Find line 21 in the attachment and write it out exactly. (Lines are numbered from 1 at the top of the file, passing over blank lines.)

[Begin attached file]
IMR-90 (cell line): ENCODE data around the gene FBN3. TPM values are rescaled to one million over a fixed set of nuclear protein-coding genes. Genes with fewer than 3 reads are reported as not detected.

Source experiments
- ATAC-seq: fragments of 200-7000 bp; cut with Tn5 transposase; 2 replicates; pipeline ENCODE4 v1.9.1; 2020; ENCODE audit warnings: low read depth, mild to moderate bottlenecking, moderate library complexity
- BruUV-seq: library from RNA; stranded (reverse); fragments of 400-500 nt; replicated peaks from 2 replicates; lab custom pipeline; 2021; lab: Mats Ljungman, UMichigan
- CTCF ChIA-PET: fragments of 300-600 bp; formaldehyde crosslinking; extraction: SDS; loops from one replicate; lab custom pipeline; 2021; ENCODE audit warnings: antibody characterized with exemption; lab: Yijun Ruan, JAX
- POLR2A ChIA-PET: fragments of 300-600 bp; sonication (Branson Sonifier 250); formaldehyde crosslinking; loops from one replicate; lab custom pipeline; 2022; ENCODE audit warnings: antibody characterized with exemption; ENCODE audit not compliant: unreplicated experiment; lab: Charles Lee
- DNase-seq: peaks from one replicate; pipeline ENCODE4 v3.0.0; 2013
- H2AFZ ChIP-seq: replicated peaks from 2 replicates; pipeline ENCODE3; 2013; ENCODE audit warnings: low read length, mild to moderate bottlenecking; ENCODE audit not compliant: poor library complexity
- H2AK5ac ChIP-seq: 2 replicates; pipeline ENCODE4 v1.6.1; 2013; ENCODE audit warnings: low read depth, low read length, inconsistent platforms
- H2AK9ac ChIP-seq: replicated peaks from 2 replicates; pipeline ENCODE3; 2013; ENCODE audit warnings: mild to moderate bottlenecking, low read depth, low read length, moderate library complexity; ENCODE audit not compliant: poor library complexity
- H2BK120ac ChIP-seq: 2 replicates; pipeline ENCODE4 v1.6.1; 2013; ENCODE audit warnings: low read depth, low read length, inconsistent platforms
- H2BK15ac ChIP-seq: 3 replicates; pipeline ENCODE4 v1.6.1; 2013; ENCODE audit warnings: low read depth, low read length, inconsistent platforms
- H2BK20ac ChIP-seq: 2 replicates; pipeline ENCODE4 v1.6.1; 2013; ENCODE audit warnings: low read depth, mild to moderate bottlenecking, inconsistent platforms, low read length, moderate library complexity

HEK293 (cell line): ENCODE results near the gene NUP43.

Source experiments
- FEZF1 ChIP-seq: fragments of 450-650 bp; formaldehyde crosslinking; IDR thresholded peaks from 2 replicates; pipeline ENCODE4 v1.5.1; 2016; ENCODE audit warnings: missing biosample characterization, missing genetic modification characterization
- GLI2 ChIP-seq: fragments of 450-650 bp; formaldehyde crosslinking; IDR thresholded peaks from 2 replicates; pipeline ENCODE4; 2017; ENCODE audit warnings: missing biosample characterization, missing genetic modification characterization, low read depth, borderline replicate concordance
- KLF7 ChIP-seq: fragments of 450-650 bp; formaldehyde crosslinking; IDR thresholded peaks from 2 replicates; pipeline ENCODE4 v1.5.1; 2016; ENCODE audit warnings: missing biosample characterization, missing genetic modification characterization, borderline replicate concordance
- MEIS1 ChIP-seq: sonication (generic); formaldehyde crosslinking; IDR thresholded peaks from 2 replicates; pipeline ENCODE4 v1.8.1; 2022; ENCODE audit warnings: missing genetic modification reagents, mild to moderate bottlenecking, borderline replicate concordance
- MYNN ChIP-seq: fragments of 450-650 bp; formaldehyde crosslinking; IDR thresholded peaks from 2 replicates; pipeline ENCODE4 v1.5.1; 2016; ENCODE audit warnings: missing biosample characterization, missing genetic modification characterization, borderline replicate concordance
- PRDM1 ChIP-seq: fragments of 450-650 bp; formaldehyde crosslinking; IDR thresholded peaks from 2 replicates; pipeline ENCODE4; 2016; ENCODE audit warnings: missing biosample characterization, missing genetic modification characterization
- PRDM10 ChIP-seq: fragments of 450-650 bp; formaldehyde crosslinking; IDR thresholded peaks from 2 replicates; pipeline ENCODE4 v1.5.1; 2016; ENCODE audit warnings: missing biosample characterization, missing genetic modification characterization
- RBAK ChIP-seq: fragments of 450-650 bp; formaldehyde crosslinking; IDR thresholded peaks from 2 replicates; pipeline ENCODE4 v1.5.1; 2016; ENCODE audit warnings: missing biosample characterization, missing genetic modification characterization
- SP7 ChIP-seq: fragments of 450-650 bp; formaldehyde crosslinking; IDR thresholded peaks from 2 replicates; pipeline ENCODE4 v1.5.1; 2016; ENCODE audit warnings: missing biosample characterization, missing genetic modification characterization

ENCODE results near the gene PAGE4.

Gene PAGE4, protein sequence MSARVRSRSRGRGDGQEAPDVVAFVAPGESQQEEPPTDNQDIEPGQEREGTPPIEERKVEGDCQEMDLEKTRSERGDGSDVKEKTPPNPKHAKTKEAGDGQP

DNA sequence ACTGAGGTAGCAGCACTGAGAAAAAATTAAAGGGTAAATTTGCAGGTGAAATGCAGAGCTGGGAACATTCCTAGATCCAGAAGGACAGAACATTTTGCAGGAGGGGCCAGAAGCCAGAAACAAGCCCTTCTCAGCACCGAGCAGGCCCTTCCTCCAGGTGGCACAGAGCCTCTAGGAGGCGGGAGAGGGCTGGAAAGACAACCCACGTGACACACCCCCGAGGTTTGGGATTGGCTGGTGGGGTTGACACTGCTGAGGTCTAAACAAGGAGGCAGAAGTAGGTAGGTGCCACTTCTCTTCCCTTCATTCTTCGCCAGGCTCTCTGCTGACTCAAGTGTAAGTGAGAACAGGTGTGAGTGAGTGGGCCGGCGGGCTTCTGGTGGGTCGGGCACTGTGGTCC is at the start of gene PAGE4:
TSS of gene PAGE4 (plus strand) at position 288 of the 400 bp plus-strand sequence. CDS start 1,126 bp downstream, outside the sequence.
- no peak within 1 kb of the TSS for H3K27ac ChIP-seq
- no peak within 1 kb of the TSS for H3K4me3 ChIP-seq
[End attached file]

- PRDM1 ChIP-seq: fragments of 450-650 bp; formaldehyde crosslinking; IDR thresholded peaks from 2 replicates; pipeline ENCODE4; 2016; ENCODE audit warnings: missing biosample characterization, missing genetic modification characterization